Rainforest Vine Compound Starves Pancreatic Cancer Cells To Death

Rainforest Vine Compound Starves Pancreatic Cancer Cells To Death

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Pancreatic cancer cells are recognized for their capability of thriving under tremendous conditions of low oxygen and nutrients, a trait dubbed as “austerity” in the cancer field. The remarkable resistance to starvation by the cells is one factor why pancreatic cancer is so lethal. Now scientists have verified a Congolese plant’s compound that has strong “antiausterity” capability, making cells of pancreatic cancer vulnerable to starvation of nutrients. They report their findings in ACS’ Journal of Natural Products.

Pancreatic cancer is one of the most dangerous types of cancer, with a less than 5% of 5-year survival rate. Since these cancer cells reproduce so forcefully, they deplete oxygen and nutrients in the area of the tumor. Whereas most cells might die under these severe conditions, pancreatic cancer cells stay alive by triggering a cell signaling pathway dubbed as Akt/mTOR. Some scientists are experimenting on plants for antiausterity compounds that disturb this pathway. Gerhard Bringmann, Suresh Awale, and colleagues earlier identified some strange alkaloid compounds with capability of antiausterity from vines discovered in the Congolese rainforest.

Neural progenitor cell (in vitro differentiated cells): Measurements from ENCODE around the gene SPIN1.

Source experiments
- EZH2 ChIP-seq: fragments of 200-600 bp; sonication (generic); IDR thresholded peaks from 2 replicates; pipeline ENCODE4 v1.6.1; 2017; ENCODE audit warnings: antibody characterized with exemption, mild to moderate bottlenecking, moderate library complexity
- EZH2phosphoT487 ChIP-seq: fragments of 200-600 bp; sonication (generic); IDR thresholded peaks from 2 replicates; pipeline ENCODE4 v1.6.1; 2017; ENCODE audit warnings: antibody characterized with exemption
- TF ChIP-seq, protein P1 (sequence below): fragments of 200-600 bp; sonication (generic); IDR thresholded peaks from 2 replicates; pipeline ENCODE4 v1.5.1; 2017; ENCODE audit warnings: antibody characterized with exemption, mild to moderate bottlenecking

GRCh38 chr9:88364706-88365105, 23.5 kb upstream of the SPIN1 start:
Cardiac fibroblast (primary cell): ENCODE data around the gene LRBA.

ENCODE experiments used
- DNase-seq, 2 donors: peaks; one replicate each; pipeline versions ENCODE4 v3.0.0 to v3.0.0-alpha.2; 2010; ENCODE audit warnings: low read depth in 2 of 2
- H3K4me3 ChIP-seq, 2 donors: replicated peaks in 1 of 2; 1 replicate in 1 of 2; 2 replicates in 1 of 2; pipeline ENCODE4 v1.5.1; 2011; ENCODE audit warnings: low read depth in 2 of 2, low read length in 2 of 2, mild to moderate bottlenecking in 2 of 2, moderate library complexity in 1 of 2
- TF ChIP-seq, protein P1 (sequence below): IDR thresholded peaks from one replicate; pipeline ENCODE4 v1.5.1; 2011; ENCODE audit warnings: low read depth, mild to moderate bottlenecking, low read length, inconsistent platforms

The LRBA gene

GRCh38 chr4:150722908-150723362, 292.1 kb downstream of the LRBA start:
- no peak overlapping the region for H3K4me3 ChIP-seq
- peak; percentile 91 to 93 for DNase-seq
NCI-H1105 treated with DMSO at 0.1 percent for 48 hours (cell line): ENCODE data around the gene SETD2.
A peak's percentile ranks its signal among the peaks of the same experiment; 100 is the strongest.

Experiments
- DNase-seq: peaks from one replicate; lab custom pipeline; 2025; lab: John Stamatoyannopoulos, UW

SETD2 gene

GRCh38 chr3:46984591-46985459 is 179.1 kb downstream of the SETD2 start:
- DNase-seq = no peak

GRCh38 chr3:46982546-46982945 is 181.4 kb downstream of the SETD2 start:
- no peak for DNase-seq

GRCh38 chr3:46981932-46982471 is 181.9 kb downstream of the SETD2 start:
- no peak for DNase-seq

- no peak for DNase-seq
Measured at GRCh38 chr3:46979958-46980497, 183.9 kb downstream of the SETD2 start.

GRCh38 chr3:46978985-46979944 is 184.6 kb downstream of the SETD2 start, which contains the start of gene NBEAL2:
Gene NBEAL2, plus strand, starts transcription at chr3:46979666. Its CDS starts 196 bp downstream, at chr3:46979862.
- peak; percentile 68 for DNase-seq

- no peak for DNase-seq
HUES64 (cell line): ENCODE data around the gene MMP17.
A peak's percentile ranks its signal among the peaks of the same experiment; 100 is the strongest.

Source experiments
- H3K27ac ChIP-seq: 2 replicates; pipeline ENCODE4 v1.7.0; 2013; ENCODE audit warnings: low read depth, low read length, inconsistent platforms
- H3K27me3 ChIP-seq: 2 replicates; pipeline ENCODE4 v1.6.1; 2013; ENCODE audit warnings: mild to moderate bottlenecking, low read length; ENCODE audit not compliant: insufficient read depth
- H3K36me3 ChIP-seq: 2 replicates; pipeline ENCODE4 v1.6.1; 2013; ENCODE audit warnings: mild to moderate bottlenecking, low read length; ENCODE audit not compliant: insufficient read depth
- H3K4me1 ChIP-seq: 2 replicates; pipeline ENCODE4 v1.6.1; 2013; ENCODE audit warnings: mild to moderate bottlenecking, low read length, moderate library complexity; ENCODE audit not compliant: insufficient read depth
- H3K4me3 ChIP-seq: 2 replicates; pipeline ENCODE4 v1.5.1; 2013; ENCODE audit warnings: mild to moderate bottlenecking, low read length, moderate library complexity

Speaking of cancer, one of the major hurdles in curing prostate cancer is differentiating men who have potentially lethal and aggressive disease from men whose cancer is unlikely to metastasize and slow-growing. For a long time, PSA (prostate-specific antigen) level, tumor stage, and cancer grade have been employed to arrange patients of prostate cancer into risk groups. These risk groups assist determine course of therapy and are founded by the National Comprehensive Cancer Network.

But this prolonged practice has drawbacks. “These risk groups were invented years ago and were used for what is dubbed as biochemical reappearance, which only indicates that a PSA level of man rises sometime again after therapy,” claims M.D., assistant professor, and associate chair of research at Michigan Medicine in the Department of Radiation Oncology, Daniel Spratt, to the media in an interview.